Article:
Ugandan folk musician Giovanni Kiyingi loves Phoenix's collaborative energy
Ugandan folk musician Giovanni Kiyingi can play a variety of traditional African and western instrument, including the kalimba, xylophone medina, ngoni, flute, drums — and more.
When Kiyingi was growing up, his neighbors played music for the king. He would watch them rehearse, but he didn’t play for royalty, so he couldn’t use their instruments. Instead, he started practicing at church.
“So the church used to have these, you know, traditional instruments, and I used to go there a little bit ... before the service that — so before mass starts — and try every instrument," said Kiyingi.
So Kiyingi kept practicing. He learned the structures of how to play in school and eventually met a producer who helped jumpstart his career. He released his first album, "Amakondeere," in 2016.
He said he wanted to go on a journey, like the musicians who inspire him.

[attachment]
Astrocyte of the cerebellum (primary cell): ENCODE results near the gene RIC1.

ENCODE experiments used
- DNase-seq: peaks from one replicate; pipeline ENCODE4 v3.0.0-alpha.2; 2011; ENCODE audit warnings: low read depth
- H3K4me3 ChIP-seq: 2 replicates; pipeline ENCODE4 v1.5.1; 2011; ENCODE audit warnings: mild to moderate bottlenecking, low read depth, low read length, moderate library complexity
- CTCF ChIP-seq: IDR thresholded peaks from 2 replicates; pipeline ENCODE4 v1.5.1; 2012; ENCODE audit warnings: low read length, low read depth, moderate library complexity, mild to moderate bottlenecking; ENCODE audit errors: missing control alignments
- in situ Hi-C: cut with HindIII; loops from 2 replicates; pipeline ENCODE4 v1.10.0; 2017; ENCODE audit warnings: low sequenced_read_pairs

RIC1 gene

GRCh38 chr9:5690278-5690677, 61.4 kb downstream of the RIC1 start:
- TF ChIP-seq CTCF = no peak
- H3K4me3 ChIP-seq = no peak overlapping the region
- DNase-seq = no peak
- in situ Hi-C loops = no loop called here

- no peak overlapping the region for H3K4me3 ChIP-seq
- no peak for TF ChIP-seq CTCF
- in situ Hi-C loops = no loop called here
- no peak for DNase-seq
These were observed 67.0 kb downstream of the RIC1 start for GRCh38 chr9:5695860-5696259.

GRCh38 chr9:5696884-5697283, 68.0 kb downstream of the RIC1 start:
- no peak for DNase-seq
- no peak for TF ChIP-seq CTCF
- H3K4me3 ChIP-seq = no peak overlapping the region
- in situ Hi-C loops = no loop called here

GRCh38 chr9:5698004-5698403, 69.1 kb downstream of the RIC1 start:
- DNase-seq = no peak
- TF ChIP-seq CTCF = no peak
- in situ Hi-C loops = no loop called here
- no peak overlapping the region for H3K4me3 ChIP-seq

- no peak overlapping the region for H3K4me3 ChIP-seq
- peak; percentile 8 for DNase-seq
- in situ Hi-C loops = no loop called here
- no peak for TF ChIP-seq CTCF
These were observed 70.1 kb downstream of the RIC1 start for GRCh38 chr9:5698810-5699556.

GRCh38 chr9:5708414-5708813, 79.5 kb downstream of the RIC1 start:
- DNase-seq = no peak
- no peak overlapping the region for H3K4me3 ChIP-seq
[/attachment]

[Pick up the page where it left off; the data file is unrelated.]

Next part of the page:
“Like Paul Simon, for instance, did a lot of interesting works in South Africa," he said. "So when you listen to Paul Simon’s music, the music that was recorded in South Africa and then maybe later brought here and mastered. That’s influenced me that if they hit it, then maybe I can also try and do it, this time coming from Africa and then meet musicians all over the world ... It’s been a really, you know, warm welcome everywhere that I’ve been.”
Kiyingi went on to record music in Europe, India, other African countries and now Phoenix. Kiyingi moved to Arizona in 2019, and he says he loves the collaborative energy in the city. He’s settled down a bit, but wants more for his band.
“I feel like finally, maybe I’m going to start to see if we can, you know, have a tour together and we can inspire other musicians wherever we go and create with them or do collaborations with them," he said.
Kiyingi will be performing at Valley Bar on Saturday night.